The Human Learning Attention



Journal Title

Journal ISSN

Volume Title



Background: Typical methods of assessing learning attention or engagement involve subjective responses, classroom interaction, and observations. As for online learning, learning analytic and pedagogical tools are currently used to motivate and track engagement through the Learning Management System (LMS), but can this accurately measure students' level of attention and engagement? Additionally, there is a gap in how learning attention is studied and objectively measured in Optometry. Purpose: The study examined the effects of active learning strategies on engagement, course satisfaction, and student outcomes during a simulated online neuroanatomy lecture. The engagement was measured subjectively using surveys and objectively monitored using wireless, wearable devices and biometrics such as Electroencephalography (EEG), Galvanic Skin Response (GSR), and an eye tracker application while the subjects participated in the lecture. Methods: In this pilot experimental research study, 32 incoming first-year Optometry students who had not taken neuroanatomy were recruited for a two-hour laboratory visit. The subjects were randomly assigned to one of the four learning modules (Active 1, Active 2, Passive 1, or Passive 2); afterward, a cross-over module was provided for the second part of the experiment (i.e., if P1 first, then A2 second). The signals from the Shimmer GSR device, Emotiv EPOC X EEG headband, and the subject's pupil size and gaze were simultaneously integrated and measured using EventIDE software (Okazolab). Data from a course test and subjective assessments were collected for each learning module, including a course evaluation, an Active Learning in Health Professions Scale (ALPHS), and an Engagement Learning Index (ELI). Results: The results suggested that for this small homogeneous sample size: 1) Didactic strategies perception was significantly increased when active learning was present (t(31) = 5.11, p < .00); 2) Students’ engagement was shown to be statistically improved with active learning for these objective measurements, EEG for engagement (t(31)= 4.31, p<.001), EEG for interest (t(31)=3.96, p<.001), EEG- Excitement (t(31)=3.28, p<.01), GSR Peaks per minute (t(31)=2.98, p<.01), and fixation rate (t(31)=4.12, p<.001); and for subjective measurement, ALHPS didactic strategies (t(31) = 5.11, p<.001) were significantly higher when active learning was employed, and that other surveys were not sensitive; 3) There was a significant positive correlation between a) course evaluation and ALPHS didactic strategies (r(30) = .35, p<.05), b) pupil size and fixation number (r(30) = .65, p<.01), and c) EEG focus and EEG excitement (r(30) = .35, p<.05); 4) There was no significant positive correlation between subjective and objective measurements; 5) Although the course performance was 4% better and the students were more satisfied with active instruction, these improvements were not significantly correlated with students' engagement; and 6) Breaking it down by college grades, 58.8% of students who did not earn mostly A’s gained ten or more points in course performance compared to 13.3 % of the mostly A’s students. Conclusions: This study found better reliability for wireless mobile devices in tracking engagements than surveys; however, due to its positive correlation, a course evaluation survey can be utilized to gauge learners' perceptions of the use of didactic strategies. A larger-scale study in the classroom, with faculty-student interaction and meaningful active learning intervention, is required to investigate further the impact of active learning on learning outcomes in Optometry and the correlations among other biometric and objective measurements.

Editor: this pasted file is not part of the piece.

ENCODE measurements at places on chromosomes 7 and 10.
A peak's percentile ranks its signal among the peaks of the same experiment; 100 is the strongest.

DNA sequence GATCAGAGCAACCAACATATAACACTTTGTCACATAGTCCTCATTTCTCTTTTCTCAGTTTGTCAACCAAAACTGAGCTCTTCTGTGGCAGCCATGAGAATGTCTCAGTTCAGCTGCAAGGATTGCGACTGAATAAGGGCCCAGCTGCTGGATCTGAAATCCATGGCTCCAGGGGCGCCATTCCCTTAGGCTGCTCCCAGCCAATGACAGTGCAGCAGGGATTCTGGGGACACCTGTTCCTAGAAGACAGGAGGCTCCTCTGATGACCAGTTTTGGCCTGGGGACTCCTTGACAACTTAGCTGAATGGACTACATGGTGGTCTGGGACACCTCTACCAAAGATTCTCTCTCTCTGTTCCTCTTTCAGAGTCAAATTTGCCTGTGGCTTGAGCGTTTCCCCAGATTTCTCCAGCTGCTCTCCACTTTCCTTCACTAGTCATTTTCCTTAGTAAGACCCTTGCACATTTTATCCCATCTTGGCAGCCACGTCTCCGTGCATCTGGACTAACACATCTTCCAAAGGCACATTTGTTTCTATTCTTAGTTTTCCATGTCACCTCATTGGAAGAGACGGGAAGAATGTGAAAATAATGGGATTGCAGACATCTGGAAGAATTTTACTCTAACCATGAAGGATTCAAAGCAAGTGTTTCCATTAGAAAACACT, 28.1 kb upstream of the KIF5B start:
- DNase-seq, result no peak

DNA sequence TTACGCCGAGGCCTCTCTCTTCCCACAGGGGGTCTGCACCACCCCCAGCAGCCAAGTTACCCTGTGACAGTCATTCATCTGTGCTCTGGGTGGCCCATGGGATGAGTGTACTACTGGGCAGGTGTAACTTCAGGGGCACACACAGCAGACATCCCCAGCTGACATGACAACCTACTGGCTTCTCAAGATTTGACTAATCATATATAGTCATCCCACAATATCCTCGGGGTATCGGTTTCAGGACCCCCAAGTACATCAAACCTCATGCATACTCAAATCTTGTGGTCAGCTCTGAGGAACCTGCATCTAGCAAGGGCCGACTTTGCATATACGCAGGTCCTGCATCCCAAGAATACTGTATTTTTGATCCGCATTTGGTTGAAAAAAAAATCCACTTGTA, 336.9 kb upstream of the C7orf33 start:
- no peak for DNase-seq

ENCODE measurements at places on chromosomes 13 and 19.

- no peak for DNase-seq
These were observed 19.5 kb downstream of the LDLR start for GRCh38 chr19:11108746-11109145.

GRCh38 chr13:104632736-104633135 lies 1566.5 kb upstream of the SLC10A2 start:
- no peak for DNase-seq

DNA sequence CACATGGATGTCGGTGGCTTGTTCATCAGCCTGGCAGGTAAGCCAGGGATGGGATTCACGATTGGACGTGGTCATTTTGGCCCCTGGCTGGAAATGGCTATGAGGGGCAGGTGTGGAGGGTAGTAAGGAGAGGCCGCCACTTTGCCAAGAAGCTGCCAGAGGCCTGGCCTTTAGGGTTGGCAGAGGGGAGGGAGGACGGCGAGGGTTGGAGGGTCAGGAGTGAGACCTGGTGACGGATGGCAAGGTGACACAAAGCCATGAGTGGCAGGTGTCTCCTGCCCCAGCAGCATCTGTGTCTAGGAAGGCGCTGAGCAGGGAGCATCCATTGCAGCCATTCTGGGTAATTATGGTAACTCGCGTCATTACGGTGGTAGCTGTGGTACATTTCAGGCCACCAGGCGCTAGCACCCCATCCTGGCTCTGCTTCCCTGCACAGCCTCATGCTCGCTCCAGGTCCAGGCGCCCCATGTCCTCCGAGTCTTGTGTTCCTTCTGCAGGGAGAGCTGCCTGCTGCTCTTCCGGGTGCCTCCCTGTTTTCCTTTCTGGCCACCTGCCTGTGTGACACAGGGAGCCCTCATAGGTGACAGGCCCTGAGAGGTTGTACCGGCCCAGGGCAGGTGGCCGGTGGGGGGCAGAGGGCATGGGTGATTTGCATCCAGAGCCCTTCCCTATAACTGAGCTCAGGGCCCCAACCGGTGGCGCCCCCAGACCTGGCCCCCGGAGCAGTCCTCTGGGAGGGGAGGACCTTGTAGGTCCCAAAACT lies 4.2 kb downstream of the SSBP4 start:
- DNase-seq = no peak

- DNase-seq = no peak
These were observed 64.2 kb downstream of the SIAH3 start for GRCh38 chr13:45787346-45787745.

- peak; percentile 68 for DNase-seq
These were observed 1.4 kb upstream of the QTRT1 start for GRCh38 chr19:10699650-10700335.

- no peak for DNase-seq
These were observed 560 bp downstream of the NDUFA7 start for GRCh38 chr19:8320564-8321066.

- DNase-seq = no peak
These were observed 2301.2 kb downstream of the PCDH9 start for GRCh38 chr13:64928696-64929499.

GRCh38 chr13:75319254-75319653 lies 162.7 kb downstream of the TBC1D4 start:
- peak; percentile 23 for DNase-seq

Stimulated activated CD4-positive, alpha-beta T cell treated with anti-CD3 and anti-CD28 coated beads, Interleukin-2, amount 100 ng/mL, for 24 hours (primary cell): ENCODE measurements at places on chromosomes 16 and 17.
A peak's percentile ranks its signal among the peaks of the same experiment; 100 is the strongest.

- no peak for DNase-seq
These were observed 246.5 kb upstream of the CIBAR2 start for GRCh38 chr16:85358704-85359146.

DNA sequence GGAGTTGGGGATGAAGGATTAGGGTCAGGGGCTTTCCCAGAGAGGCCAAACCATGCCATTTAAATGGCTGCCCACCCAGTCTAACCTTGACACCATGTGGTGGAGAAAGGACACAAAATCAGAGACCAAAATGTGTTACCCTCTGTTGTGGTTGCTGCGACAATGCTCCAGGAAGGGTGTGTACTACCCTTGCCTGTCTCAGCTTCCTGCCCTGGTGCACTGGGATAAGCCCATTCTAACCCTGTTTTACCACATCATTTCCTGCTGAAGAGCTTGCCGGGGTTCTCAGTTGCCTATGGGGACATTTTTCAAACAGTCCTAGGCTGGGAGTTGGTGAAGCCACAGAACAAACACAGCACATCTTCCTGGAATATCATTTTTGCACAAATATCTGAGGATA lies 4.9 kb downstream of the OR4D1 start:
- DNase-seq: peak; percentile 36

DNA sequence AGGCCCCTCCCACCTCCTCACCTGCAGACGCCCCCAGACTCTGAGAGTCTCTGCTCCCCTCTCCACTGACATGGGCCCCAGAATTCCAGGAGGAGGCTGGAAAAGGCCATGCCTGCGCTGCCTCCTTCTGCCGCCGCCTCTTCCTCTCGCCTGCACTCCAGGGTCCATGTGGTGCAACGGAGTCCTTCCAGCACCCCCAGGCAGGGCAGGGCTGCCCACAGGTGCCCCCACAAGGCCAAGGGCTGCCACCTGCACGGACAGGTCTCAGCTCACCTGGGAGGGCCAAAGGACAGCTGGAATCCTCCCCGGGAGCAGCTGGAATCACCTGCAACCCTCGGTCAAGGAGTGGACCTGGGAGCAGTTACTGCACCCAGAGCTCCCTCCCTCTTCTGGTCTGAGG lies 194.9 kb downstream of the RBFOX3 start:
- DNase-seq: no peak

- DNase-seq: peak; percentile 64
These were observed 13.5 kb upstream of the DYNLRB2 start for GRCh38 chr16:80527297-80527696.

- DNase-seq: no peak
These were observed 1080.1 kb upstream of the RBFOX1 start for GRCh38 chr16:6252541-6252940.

Active learning, Engaged learning, Measuring engagement objectively, Optometric education, Emotiv EEG, GSR, Pupil Tracker